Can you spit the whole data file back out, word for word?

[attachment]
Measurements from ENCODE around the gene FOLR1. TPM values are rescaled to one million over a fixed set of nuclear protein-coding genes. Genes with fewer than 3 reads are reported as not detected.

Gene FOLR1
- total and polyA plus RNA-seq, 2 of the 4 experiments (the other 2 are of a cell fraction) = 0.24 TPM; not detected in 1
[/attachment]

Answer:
Measurements from ENCODE around the gene FOLR1. TPM values are rescaled to one million over a fixed set of nuclear protein-coding genes. Genes with fewer than 3 reads are reported as not detected.

Gene FOLR1
- total and polyA plus RNA-seq, 2 of the 4 experiments (the other 2 are of a cell fraction) = 0.24 TPM; not detected in 1